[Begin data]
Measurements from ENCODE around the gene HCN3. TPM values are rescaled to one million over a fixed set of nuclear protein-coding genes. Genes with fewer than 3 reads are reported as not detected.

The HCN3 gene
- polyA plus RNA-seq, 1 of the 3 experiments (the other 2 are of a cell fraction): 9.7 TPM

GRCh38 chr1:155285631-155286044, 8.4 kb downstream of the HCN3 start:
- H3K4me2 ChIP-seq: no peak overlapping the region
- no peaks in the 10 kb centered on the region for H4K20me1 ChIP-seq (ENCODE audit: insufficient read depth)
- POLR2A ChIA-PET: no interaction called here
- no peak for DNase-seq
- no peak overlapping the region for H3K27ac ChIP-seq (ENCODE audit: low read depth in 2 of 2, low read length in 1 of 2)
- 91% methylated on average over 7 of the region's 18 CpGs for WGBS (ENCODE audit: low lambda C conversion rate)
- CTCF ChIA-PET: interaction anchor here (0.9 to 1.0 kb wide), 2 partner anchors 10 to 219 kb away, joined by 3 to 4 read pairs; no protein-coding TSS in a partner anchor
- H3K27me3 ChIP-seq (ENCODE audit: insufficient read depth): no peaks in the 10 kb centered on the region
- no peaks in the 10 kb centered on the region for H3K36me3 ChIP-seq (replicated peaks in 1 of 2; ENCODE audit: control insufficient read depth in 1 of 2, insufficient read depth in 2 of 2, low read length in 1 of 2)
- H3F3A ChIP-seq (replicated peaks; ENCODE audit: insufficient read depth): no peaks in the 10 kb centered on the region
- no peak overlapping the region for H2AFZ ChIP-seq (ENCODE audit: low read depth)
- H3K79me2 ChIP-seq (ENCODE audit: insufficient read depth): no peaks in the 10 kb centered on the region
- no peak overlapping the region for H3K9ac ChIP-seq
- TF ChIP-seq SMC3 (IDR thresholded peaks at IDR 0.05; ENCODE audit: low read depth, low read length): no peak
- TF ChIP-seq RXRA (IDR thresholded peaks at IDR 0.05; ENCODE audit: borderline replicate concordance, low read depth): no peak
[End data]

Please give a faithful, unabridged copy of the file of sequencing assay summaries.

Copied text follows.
Measurements from ENCODE around the gene HCN3. TPM values are rescaled to one million over a fixed set of nuclear protein-coding genes. Genes with fewer than 3 reads are reported as not detected.

The HCN3 gene
- polyA plus RNA-seq, 1 of the 3 experiments (the other 2 are of a cell fraction): 9.7 TPM

GRCh38 chr1:155285631-155286044, 8.4 kb downstream of the HCN3 start:
- H3K4me2 ChIP-seq: no peak overlapping the region
- no peaks in the 10 kb centered on the region for H4K20me1 ChIP-seq (ENCODE audit: insufficient read depth)
- POLR2A ChIA-PET: no interaction called here
- no peak for DNase-seq
- no peak overlapping the region for H3K27ac ChIP-seq (ENCODE audit: low read depth in 2 of 2, low read length in 1 of 2)
- 91% methylated on average over 7 of the region's 18 CpGs for WGBS (ENCODE audit: low lambda C conversion rate)
- CTCF ChIA-PET: interaction anchor here (0.9 to 1.0 kb wide), 2 partner anchors 10 to 219 kb away, joined by 3 to 4 read pairs; no protein-coding TSS in a partner anchor
- H3K27me3 ChIP-seq (ENCODE audit: insufficient read depth): no peaks in the 10 kb centered on the region
- no peaks in the 10 kb centered on the region for H3K36me3 ChIP-seq (replicated peaks in 1 of 2; ENCODE audit: control insufficient read depth in 1 of 2, insufficient read depth in 2 of 2, low read length in 1 of 2)
- H3F3A ChIP-seq (replicated peaks; ENCODE audit: insufficient read depth): no peaks in the 10 kb centered on the region
- no peak overlapping the region for H2AFZ ChIP-seq (ENCODE audit: low read depth)
- H3K79me2 ChIP-seq (ENCODE audit: insufficient read depth): no peaks in the 10 kb centered on the region
- no peak overlapping the region for H3K9ac ChIP-seq
- TF ChIP-seq SMC3 (IDR thresholded peaks at IDR 0.05; ENCODE audit: low read depth, low read length): no peak
- TF ChIP-seq RXRA (IDR thresholded peaks at IDR 0.05; ENCODE audit: borderline replicate concordance, low read depth): no peak